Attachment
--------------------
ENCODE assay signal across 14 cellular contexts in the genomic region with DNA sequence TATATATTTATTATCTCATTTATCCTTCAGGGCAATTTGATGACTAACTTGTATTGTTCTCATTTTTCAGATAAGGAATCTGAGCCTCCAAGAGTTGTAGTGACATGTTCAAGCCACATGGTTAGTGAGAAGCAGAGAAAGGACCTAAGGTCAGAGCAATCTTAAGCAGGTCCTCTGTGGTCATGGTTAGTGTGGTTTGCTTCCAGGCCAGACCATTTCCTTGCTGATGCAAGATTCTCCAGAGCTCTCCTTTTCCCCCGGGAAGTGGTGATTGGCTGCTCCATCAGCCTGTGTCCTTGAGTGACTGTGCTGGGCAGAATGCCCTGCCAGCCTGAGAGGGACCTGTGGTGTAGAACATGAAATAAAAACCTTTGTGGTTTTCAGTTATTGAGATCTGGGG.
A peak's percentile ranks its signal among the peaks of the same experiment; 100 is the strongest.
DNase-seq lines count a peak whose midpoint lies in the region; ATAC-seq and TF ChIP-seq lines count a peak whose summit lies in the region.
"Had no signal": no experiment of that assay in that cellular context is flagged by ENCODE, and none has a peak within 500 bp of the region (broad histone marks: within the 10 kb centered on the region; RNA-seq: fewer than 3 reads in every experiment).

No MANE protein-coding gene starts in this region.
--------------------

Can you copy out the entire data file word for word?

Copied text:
ENCODE assay signal across 14 cellular contexts in the genomic region with DNA sequence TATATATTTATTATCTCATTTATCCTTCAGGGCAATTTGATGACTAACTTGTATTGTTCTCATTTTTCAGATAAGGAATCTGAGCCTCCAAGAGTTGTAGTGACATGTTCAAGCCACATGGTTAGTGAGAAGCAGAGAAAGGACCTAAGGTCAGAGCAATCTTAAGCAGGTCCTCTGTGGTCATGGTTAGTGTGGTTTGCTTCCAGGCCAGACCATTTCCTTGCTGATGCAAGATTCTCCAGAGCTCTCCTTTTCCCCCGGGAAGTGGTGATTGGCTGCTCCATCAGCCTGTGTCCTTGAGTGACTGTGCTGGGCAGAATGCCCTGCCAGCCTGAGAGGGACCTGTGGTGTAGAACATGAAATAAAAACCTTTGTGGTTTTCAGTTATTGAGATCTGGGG.
A peak's percentile ranks its signal among the peaks of the same experiment; 100 is the strongest.
DNase-seq lines count a peak whose midpoint lies in the region; ATAC-seq and TF ChIP-seq lines count a peak whose summit lies in the region.
"Had no signal": no experiment of that assay in that cellular context is flagged by ENCODE, and none has a peak within 500 bp of the region (broad histone marks: within the 10 kb centered on the region; RNA-seq: fewer than 3 reads in every experiment).

No MANE protein-coding gene starts in this region.